Call to save Delhi’s heritage sites


Archaeologists suggest that Delhi government should restore heritage streets like Chandni Chowk and areas adjacent to Shahjanabad Road as they are losing their historical value because of encroachment, poor drainage system, congestion and overhanging wires. 

Delhi has many historical areas, such as Chandni Chowk, that need to be preserved [Credit: Deccan Herald]

The Indian National Trust for Art and Cultural Heritage (INTACH) says Delhi has many historic lanes which need to be restored. 

The areas identified by the team for intervention includes the  Jama Masjid, the road leading to Red fort, Dharampura Dariba of Dharampura, Kalan, Gali Anar, Kutcha Seth, and localities which are well known for their place in history. “We had proposed a restoration project for some areas in Shahjanabad and Chandni Chowk area to the Shahjanabad Redevelopment Council (SRDC) and Municipal Corporation of Delhi (MCD) six months ago but they seem to be sitting on it,” said Ajay Kumar, archaeologist with INTACH. 

On the other hand, MCD officials say they have been trying to spread awareness in these areas. “Most of the heritage properties in Chandni Chowk are privately owned and used for commercial and residential purposes. But we have appealed to people to preserve the authentic structures. The proposal is with SRDC and they are working on it,” said Yogendra Maan, Public Relations Officer, MCD. SRDC officials were not available for comment.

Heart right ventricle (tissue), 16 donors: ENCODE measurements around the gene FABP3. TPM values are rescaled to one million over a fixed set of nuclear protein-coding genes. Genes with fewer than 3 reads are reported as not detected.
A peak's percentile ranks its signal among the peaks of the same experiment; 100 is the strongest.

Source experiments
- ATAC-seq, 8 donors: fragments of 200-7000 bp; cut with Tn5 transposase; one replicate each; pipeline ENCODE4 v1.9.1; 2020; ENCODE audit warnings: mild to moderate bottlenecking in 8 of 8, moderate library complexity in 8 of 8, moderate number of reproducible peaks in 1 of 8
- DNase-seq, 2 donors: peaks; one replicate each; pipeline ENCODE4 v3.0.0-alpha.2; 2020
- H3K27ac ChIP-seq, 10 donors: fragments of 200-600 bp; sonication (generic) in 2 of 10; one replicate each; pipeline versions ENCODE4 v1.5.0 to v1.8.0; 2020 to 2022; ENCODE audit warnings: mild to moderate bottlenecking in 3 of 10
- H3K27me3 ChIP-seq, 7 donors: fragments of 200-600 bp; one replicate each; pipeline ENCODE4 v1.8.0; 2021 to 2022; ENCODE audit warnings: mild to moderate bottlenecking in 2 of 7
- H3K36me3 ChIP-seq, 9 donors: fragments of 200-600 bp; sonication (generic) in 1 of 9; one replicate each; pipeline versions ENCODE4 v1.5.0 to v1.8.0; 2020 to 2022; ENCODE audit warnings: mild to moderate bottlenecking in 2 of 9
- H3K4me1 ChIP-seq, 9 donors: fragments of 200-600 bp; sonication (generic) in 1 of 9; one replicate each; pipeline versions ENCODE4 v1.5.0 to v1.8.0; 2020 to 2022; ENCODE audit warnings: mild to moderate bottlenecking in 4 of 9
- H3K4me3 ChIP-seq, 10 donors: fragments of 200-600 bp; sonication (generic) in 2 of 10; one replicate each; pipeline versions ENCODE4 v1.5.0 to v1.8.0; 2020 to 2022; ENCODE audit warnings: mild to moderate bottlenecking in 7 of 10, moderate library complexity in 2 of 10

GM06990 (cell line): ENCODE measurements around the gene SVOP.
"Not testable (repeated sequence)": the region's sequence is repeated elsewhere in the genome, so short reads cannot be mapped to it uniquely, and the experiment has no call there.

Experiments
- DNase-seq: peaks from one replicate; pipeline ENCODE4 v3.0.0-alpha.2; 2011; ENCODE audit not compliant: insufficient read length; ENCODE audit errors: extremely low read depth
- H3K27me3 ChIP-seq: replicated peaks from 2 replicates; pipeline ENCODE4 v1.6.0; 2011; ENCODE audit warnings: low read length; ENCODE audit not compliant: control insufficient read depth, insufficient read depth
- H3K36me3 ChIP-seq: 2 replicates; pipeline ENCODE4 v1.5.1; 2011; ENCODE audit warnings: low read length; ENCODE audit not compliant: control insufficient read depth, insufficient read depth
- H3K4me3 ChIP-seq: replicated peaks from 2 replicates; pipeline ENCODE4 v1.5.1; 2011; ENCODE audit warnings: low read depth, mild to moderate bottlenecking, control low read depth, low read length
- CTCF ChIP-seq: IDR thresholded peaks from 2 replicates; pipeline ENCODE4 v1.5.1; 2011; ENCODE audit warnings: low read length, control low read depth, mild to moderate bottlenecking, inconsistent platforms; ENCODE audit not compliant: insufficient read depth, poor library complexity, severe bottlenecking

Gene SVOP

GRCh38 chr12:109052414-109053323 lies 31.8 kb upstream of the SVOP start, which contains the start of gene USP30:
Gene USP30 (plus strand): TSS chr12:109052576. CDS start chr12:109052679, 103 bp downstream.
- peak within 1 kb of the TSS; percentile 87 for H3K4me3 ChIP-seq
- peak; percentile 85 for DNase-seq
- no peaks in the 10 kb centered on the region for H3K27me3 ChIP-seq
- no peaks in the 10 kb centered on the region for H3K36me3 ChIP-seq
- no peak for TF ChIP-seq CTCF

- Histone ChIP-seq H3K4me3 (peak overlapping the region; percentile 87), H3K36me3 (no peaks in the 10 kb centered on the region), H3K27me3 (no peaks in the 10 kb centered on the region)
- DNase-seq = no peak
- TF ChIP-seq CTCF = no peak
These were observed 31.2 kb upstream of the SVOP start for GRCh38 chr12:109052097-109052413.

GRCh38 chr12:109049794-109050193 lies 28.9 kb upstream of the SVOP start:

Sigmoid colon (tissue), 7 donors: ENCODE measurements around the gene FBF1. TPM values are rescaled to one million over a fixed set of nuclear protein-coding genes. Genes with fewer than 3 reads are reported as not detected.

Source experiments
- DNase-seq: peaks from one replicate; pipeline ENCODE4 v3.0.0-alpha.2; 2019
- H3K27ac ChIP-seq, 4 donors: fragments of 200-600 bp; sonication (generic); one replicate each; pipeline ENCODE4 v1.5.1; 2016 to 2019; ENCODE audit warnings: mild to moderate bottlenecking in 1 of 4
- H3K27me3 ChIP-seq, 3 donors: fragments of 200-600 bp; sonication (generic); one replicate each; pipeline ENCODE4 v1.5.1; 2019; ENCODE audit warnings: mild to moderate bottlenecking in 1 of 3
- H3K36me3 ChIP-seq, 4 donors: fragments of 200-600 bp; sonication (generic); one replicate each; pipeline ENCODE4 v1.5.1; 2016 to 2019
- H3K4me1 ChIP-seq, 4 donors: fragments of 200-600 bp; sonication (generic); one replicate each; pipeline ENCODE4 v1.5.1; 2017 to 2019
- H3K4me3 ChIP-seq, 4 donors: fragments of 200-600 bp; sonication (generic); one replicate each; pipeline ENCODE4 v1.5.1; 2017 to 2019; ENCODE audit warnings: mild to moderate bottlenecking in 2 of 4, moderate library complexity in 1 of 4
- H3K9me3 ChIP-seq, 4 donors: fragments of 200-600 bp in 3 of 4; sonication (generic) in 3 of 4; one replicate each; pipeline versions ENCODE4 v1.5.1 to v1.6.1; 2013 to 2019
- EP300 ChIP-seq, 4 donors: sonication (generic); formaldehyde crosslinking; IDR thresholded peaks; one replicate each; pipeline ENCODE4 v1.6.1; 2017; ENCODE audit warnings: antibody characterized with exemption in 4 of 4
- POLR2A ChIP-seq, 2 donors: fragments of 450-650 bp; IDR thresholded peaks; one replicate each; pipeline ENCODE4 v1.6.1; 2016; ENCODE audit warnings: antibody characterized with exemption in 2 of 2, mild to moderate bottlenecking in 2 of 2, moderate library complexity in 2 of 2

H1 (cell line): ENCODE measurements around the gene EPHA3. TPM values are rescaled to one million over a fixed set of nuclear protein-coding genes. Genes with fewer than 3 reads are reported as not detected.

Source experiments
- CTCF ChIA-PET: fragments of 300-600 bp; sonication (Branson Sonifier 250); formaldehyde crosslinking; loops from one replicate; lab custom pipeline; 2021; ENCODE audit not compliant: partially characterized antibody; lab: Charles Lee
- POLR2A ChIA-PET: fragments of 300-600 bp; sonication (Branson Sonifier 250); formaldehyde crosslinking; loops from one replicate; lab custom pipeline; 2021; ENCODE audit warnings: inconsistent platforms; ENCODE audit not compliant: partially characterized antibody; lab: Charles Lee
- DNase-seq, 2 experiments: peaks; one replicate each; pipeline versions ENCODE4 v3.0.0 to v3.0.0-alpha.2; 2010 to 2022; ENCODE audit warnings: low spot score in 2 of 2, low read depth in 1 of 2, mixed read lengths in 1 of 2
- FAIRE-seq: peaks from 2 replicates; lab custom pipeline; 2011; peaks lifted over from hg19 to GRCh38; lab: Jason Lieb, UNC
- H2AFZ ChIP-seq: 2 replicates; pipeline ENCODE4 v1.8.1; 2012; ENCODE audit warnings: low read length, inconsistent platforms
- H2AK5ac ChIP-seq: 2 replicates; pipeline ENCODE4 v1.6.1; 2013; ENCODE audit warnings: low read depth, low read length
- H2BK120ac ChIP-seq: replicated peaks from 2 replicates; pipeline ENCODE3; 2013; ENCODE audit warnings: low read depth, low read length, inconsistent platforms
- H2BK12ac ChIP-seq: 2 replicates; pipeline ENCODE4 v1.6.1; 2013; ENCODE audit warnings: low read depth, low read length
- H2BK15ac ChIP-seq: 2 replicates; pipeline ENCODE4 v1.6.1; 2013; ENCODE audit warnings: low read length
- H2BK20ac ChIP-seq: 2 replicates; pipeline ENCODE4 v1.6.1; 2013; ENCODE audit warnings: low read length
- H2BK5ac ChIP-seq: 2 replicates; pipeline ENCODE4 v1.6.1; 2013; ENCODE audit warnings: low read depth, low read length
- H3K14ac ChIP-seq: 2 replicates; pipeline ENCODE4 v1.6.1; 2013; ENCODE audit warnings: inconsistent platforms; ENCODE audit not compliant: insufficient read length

The key issues identified in these areas are inadequate infrastructure and congestion due to rickshaws and loading and unloading of products sold in the markets. “We need to push for guidelines which do not suggest demolition or evacuation of such structures but maintenance. Many of these structures have been rebuilt for commercial purposes and overhanging wires prevent people from admiring their beauty,” added Ajay. 

Moreover, dilapidated heritage buildings and high population density makes this area more vulnerable to natural and man-made disasters. Even the Archaeological Survey of India has been pushing for preservation of heritage streets but nothing has materialised yet. 

“There is an acute necessity for Delhi to conserve streets with historical importance in a systematic manner. It is time the state government caters to this issue,” said K K Muhammad, senior archaeologist with Delhi circle, ASI. 

Experts call for strict guidelines to control streetscape by providing a sense of continuity to such streets with the help of uniform hoardings for shops, enhancing the ambience by cleaning the area and removing hanging wires, beautifying the streets by putting lamp-posts and mending the pavements and spreading awareness about historical streets and the stories that gave them their names. 

Author: Ashpreet Sethi | Source: Deccan Herald [February 01, 2012]